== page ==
Question;Chapter 3 Assignment;These problems are adapted from problems in the;textbook.;Each of the twelve lettered parts carries equal;weight.;**You must show;work and give an explanation for each answer.**;1. Susan;Solomon is thinking about starting her own independent gasoline station.;Susan?s problem is to decide how large her station should be. After a careful;analysis, Susan developed the following table;Size of;Station;Good Market $;Fair Market $;Poor Market $;Small;50,000;20,000;-10,000;Medium;80,000;30,000;-20,000;Large;100,000;30,000;-40,000;Very Large;300,000;25,000;-160,000;For example, if;Susan constructs a small station and the market is good, she will realize a;profit of $50,000.;(a) What is the maximax decision?;(b) What is the maximin decision?;(c) What is the equally likely decision?;(d) What is the criterion of realism decision using;an? value of 0.8?;2. Kenneth;Brown is the principle owner of Brown Oil, and has to choose which new piece of;equipment to purchase. His alternatives are shown in the following table;Equipment;Good Market $;Poor Market $;Sub100;300,000;-200,000;OilerJ;250,000;-100,000;Texan;75,000;-18,000;For example, if;Ken purchases a Sub100 and the market is good, he will realize a profit of;$300,000.;(a) Ken believes that the chances of a good market;are 70%, while the chances for a poor market are 30%. Find the EMV for each;piece of equipment and determine the optimal decision.;(b) Calculate the expected value with perfect;information (EVwPI). Given that answer, what is the most Ken should be willing;to pay for a perfect forecast of the market?;3. Kenneth from the previous;problem has decided that he should base his decision on utility rather than;number of dollars. Kenneth is risk averse, and has the utility curve shown;here;(a) Using;the utility curve above, replace the dollar figures in the table below with;utility values.;Equipment;Good Market $;Poor Market $;Sub100;300,000;-200,000;OilerJ;250,000;-100,000;Texan;75,000;-18,000;(b) Find the expected utility for each piece of;equipment and determine the optimal decision. If his decision has changed from;the previous problem, explain why.;4. Jerry Smith;is thinking about opening a bicycle shop in his hometown. He can open a small;shop, a large shop, or no shop at all. If the market is favorable, a large shop;will earn $60,000 while a small shop will earn $30,000. If the market is;unfavorable, a large shop will lose $40,000 while a small shop will lose;$10,000. Opening no shop earns $0. At the moment, his best guess is that there;is a 50% chance of a favorable market (and a 50% chance of an unfavorable;market).;Jerry has;the opportunity to have a market survey conducted for $5,000. It is estimated;that there is a 60% chance that the market survey will come back favorable.;With a favorable market survey result, there is a 90% chance that the market;will actually be favorable. If on the other hand the market survey comes back;unfavorable (40% chance), then there is only a 12% chance that the market will;actually be favorable.;A;decision tree for this scenario is below.;(a) Find the EMV at node 6, then find the EMV at;node 7, then determine the decision that should be made if Node D is reached.;(b) Find the EMV at node 4, then find the EMV at;node 5, then determine the decision that should be made if Node C is reached.;(Hints: Remember to include the cost of the market survey in the payoffs, and;remember that ?No Shop? is an option).;(c) Find the EMV at node 2, then find the EMV at;node 3, then determine the decision that should be made if Node B is reached.;(d) Find the EMV at node 1, then determine if the;market survey should be conducted. If the survey is conducted, determine what;he should do if the survey is favorable and what he should do if the survey is;unfavorable.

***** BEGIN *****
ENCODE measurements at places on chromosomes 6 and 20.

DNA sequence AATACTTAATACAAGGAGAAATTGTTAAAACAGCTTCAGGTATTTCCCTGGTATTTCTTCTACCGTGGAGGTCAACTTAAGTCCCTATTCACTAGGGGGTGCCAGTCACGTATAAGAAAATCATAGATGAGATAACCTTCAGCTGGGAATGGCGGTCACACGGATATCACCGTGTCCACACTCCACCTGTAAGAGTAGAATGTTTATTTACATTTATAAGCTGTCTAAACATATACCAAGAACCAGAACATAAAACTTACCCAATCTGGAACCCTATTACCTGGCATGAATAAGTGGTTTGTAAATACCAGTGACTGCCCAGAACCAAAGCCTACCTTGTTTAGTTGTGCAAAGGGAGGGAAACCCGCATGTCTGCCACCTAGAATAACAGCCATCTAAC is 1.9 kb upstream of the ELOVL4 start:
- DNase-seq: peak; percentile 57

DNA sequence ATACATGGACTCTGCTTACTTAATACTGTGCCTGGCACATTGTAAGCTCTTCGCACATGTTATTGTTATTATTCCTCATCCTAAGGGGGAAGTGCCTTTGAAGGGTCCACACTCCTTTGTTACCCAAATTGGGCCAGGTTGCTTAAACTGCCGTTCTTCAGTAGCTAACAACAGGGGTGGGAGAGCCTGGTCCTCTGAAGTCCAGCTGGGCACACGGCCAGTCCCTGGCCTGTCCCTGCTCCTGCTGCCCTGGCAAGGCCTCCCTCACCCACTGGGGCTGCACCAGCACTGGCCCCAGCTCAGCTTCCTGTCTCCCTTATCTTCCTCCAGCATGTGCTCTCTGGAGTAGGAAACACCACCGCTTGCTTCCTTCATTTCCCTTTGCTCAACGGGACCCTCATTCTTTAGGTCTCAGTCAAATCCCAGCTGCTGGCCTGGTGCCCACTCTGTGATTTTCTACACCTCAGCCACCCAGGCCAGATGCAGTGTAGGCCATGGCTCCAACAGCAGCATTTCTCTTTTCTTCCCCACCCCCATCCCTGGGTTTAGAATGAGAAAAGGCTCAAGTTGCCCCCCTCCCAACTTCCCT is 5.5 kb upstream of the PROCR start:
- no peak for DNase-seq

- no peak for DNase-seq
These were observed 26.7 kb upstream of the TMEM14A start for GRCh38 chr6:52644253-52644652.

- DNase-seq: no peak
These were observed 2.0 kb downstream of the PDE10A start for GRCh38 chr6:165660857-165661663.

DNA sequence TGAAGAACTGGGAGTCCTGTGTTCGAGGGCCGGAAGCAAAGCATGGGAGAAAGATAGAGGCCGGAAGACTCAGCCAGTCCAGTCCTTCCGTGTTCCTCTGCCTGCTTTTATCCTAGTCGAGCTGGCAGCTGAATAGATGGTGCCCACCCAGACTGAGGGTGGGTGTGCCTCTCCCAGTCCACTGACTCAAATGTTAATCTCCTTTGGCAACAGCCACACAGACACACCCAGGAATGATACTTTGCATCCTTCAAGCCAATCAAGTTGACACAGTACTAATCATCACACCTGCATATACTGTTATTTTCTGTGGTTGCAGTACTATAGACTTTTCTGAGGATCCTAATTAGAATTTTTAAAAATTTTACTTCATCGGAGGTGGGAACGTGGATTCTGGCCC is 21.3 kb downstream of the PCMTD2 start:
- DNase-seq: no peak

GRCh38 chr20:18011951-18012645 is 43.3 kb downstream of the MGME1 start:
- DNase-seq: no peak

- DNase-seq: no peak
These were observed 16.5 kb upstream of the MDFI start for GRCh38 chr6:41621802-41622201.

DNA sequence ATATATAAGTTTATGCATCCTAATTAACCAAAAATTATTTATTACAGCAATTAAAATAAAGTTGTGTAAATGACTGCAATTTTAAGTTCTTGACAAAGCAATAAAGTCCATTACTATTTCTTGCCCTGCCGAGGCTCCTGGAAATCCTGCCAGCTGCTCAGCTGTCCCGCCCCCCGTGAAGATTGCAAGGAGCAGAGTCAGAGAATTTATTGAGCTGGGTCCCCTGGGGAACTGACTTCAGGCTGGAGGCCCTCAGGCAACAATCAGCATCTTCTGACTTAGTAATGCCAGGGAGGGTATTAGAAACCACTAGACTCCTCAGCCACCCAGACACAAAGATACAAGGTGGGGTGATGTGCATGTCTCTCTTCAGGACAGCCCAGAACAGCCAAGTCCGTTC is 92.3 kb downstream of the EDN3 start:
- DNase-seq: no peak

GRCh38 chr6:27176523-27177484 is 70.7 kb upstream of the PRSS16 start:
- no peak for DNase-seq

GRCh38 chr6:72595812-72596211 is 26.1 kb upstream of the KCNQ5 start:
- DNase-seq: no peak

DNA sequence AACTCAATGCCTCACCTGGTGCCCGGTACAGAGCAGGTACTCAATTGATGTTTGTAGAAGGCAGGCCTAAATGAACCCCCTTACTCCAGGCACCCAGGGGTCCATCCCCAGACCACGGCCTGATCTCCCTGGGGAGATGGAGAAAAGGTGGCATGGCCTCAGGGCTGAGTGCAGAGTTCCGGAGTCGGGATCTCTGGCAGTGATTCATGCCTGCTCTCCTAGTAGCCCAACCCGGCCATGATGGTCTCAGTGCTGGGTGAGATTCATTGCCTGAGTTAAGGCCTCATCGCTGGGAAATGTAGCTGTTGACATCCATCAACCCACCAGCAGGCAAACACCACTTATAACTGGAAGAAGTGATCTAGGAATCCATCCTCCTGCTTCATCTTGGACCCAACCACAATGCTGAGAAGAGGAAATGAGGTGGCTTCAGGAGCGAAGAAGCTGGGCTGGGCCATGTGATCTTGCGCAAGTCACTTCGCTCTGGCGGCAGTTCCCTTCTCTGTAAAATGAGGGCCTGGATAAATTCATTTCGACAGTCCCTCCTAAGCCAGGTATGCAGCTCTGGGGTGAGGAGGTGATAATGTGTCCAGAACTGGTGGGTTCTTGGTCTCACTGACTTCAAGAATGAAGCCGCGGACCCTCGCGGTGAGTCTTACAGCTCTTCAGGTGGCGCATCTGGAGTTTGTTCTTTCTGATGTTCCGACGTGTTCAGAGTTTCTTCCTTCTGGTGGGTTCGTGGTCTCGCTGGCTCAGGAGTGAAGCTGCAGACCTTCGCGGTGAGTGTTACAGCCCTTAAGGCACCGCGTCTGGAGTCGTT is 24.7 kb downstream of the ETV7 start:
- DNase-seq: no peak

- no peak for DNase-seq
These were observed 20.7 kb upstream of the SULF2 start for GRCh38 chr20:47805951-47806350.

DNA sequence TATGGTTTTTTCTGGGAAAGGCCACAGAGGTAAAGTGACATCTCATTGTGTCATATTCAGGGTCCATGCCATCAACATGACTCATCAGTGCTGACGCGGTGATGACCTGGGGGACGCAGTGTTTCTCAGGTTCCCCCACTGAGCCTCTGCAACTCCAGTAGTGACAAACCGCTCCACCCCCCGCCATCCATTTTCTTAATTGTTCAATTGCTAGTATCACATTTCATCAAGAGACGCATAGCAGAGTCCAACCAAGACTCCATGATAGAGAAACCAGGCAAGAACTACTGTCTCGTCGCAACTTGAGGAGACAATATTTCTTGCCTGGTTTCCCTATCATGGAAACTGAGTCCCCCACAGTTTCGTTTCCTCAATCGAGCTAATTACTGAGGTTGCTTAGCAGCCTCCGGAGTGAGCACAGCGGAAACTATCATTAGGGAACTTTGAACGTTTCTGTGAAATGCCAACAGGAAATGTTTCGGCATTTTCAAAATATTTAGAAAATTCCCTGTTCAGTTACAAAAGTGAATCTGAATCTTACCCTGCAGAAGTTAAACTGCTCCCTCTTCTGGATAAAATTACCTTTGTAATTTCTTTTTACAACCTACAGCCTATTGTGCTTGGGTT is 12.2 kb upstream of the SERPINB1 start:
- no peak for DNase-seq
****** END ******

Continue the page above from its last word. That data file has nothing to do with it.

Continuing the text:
Paper#56699 | Written in 18-Jul-2015Price : $37